Geographic Range of Monkeypox - Credit WHO
Both belong to the same household, and the source of their infection is apparently unknown, and under investigation.
This is a bit unusual outside of Central and West Africa - and since no travel history is mentioned - suggests there is a local source of exposure. That could be from an infected human, an imported small animal or pet, or even contaminated imported `bushmeat' (see `Carrion’ Luggage & Other Ways To Import Exotic Diseases).
In 2003 the United States saw an unprecedented multi-state outbreak of Monkeypox when an animal distributor imported hundreds of small animals from Ghana, which in turn infected prairie dogs that were subsequently sold to the public (see 2003 MMWR Multistate Outbreak of Monkeypox --- Illinois, Indiana, and Wisconsin, 2003).
By the time this outbreak was quashed, the U.S. saw 37 confirmed, 12 probable, and 22 suspected human cases. Among the confirmed cases 5 were categorized as being severely ill, while 9 were hospitalized for > 48 hrs; although no patients died (cite).
Details on the cases are fairly scant at this time, but we should learn more in the days ahead. I'll have a bit more after the break.
Monkeypox cases confirmed in England
Two individuals have been diagnosed with monkeypox in London, confirms the UK Health Security Agency (UKHSA).
From:UK Health Security Agency Published 14 May 2022
The cases live together in the same household. They are not linked to the previous confirmed case announced on 7 May. Where and how they acquired their infection remains under investigation.
Monkeypox is a rare viral infection that does not spread easily between people. It is usually a mild self-limiting illness and most people recover within a few weeks. However, severe illness can occur in some people.
The infection can be spread when someone is in close contact with an infected person, however, there is a very low risk of transmission to the general population.
One of the cases is receiving care at the expert infectious disease unit at St Mary’s Hospital, Imperial College Healthcare NHS Trust, London. The other case is isolating and does not currently require hospital treatment.
As a precautionary measure, UKHSA experts are working closely with the individuals and NHS colleagues and will be contacting people who might have been in close contact to provide information and health advice.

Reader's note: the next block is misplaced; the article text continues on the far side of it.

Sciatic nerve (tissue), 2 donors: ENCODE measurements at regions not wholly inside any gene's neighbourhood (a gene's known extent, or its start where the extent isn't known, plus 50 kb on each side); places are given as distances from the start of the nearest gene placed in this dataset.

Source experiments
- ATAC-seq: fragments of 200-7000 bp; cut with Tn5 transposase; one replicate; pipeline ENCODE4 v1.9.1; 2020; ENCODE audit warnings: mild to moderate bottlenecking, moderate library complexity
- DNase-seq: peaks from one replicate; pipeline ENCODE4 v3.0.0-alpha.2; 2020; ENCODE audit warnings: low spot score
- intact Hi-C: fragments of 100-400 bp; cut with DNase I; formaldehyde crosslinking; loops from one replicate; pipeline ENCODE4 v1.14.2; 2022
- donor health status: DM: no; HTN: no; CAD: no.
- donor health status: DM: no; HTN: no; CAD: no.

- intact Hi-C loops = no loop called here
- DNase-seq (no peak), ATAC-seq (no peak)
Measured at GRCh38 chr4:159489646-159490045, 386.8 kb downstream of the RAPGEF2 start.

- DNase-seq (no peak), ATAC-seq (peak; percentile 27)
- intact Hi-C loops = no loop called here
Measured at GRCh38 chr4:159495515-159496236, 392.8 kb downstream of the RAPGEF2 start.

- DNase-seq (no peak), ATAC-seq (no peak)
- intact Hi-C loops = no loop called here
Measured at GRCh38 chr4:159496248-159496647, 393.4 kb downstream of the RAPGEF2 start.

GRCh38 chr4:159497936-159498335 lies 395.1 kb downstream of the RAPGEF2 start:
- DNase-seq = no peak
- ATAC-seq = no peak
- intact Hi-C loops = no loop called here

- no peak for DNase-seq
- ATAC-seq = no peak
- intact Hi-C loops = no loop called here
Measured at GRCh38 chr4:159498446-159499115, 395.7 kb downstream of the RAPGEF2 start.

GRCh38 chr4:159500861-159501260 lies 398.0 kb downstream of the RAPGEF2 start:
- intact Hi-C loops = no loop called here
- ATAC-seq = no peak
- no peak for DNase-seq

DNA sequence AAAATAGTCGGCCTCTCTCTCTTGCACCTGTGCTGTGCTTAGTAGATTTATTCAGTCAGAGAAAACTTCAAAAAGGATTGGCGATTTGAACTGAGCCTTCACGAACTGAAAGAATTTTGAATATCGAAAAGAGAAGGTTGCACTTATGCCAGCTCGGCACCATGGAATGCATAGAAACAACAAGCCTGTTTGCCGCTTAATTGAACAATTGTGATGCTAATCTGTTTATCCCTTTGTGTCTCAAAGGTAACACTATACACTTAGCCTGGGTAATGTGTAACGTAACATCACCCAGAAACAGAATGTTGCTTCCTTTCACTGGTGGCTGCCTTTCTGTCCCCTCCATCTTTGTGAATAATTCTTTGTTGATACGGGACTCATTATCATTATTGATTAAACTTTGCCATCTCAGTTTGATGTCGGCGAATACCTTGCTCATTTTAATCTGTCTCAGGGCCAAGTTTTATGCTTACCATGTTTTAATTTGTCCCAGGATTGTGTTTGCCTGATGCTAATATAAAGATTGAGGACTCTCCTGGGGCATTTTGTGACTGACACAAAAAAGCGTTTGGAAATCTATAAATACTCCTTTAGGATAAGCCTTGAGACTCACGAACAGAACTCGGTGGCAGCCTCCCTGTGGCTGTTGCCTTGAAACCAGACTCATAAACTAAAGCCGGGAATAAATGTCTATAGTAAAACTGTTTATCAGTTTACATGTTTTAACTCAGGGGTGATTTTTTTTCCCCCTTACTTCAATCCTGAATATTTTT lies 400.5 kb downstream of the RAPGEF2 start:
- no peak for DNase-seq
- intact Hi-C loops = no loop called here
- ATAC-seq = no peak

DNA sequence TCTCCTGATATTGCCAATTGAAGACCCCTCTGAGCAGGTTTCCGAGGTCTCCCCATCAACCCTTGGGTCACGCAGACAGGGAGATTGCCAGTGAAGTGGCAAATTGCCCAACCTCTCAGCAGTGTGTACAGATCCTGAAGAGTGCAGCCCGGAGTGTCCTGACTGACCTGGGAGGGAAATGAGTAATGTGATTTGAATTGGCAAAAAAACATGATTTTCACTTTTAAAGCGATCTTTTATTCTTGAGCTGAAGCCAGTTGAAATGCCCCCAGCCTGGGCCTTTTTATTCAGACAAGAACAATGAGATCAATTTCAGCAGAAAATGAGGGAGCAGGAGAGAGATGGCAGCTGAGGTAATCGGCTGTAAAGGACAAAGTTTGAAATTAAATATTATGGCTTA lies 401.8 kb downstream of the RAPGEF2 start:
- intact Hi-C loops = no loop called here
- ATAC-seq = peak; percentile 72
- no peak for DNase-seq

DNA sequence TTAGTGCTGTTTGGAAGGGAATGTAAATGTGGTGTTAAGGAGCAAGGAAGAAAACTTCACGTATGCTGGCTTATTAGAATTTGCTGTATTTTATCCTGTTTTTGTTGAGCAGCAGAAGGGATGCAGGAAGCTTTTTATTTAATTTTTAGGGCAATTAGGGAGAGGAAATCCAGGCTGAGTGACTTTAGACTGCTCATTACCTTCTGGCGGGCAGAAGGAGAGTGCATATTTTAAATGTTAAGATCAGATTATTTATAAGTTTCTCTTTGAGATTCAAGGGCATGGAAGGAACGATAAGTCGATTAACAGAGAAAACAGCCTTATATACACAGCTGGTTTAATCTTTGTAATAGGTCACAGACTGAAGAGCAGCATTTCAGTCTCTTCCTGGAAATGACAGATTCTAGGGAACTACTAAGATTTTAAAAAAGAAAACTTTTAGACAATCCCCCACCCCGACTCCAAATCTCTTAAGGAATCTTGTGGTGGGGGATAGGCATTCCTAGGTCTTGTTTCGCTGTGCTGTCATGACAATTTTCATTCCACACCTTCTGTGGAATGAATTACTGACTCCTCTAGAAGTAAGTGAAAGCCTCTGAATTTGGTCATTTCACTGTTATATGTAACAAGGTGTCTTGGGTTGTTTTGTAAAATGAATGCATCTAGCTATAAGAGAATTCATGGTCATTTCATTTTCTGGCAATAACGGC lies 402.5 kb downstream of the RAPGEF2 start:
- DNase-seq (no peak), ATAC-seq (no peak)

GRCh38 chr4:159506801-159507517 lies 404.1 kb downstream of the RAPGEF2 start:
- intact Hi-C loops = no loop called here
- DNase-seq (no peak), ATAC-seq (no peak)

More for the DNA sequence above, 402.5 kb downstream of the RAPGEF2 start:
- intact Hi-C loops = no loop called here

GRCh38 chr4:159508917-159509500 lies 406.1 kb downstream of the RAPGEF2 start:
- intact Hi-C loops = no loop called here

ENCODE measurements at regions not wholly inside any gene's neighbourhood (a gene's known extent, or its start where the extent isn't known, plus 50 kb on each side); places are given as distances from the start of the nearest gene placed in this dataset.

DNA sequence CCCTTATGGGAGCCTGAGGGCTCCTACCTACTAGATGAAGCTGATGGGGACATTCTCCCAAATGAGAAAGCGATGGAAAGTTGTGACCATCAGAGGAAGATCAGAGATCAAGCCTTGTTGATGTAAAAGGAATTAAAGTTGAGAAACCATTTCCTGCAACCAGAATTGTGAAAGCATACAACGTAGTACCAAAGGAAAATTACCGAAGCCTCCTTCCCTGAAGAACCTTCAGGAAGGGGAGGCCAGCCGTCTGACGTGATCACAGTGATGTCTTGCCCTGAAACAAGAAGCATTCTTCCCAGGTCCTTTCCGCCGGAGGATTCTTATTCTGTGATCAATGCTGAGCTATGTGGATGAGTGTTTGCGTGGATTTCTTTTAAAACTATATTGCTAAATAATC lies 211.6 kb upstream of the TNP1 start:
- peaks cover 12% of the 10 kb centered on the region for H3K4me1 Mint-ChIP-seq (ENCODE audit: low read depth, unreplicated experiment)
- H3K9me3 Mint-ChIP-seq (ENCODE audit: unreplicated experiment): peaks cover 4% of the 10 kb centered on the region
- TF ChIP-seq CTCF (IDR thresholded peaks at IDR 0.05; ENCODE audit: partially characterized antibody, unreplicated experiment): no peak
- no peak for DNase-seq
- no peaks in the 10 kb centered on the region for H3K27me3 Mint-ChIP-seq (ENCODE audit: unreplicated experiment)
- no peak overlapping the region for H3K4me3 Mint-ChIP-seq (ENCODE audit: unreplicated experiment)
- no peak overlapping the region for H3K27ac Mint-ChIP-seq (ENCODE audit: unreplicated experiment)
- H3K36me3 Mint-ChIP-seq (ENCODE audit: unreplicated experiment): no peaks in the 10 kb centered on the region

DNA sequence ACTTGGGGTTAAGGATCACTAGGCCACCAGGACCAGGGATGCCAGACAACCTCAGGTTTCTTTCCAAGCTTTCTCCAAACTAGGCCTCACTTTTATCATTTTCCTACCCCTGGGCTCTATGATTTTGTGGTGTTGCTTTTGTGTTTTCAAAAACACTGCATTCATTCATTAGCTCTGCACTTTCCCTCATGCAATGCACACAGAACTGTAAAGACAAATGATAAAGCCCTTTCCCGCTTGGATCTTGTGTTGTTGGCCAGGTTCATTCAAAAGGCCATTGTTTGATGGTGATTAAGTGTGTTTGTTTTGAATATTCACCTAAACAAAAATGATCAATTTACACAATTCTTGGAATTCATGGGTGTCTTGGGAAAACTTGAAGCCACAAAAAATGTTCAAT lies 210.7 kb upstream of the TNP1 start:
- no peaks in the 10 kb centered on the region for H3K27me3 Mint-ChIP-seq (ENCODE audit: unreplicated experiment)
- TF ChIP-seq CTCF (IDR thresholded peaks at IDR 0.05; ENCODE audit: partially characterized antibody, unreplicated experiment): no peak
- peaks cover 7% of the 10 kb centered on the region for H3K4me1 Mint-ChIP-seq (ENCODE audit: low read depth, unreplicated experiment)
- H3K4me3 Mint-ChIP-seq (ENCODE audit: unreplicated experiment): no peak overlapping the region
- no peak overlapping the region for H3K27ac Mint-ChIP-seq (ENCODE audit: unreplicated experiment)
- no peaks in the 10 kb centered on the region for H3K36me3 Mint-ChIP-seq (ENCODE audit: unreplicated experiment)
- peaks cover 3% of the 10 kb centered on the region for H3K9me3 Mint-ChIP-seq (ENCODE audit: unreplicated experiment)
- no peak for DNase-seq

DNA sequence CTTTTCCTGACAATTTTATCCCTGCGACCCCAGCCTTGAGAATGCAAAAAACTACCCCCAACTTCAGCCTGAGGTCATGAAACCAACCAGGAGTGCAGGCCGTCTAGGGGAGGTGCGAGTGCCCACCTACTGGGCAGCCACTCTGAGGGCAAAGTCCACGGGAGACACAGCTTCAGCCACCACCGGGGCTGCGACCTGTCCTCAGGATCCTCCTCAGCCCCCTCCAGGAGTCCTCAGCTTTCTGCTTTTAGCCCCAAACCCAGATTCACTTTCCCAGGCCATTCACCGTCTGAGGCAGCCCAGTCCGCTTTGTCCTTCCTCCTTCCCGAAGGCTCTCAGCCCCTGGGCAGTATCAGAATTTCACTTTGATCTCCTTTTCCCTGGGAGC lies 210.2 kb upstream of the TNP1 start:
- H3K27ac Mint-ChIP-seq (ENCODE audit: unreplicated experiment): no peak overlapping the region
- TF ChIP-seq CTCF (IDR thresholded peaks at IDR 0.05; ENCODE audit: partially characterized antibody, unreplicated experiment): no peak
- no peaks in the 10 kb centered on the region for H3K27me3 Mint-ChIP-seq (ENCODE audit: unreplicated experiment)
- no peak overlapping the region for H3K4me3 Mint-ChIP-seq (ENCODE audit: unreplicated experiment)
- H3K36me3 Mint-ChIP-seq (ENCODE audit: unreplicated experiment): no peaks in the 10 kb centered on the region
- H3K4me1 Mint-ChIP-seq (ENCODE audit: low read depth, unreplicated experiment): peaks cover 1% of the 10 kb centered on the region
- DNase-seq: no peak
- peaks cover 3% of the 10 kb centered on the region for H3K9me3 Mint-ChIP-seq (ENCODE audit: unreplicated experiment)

People without symptoms are not considered infectious but, as a precaution, those who have been in close proximity to the individuals are being contacted to ensure that, if they do become unwell, they can be treated quickly.
Dr Colin Brown, Director of Clinical and Emerging Infections, UKHSA, said:
We have confirmed 2 new monkeypox cases in England that are not linked to the case announced on May 7. While investigations remain ongoing to determine the source of infection, it is important to emphasise it does not spread easily between people and requires close personal contact with an infected symptomatic person. The overall risk to the general public remains very low.
We are contacting any potential close contacts of the case. We are also working with the NHS to reach any healthcare contacts who have had close contact with the cases prior to confirmation of their infection, to assess them as necessary and provide advice.
UKHSA and the NHS have well established and robust infection control procedures for dealing with cases of imported infectious disease and these will be strictly followed.
Professor Julian Redhead, medical director at Imperial College Healthcare NHS Trust, said:
We are caring for a patient in our specialist high consequence infectious diseases unit at St Mary’s Hospital. All of the necessary infectious control procedures have been followed and we are working closely with UKHSA and NHS England.
Initial symptoms of monkeypox include fever, headache, muscle aches, backache, swollen lymph nodes, chills and exhaustion.
A rash can develop, often beginning on the face, then spreading to other parts of the body, particularly the hands and feet.
The rash changes and goes through different stages before finally forming a scab, which later falls off.
There is no word on whether this is the milder West African clade, which generally produces milder illness, fewer deaths, and only limited human-to-human transmission, or the mnre aggressive Central African clade.
While neither of them transmit easily from human-to-human, three months ago in PLoS NTD: The Changing Epidemiology of Human Monkeypox—A potential threat? we looked at a systemic review in PLoS Neglected Tropical Diseases, which examined recent trends in the spread and epidemiology of Monkeypox, and found the threat is growing.
Our review shows an escalation of monkeypox cases, especially in the highly endemic DRC, a spread to other countries, and a growing median age from young children to young adults. These findings may be related to the cessation of smallpox vaccination, which provided some cross-protection against monkeypox, leading to increased human-to-human transmission. The appearance of outbreaks beyond Africa highlights the global relevance of the disease. Increased surveillance and detection of monkeypox cases are essential tools for understanding the continuously changing epidemiology of this resurging disease.
Like all viruses, Monkeypox continues to evolve and diversify, as discussed in the 2014 EID Journal article Genomic Variability of Monkeypox Virus among Humans, Democratic Republic of the Congo, where the authors cautioned:
Small genetic changes could favor adaptation to a human host, and this potential is greatest for pathogens with moderate transmission rates (such as MPXV) (40). The ability to spread rapidly and efficiently from human to human could enhance spread by travelers to new regions.All of which makes Monkeypox one of the emerging zoonotic viruses we watch with considerable interest.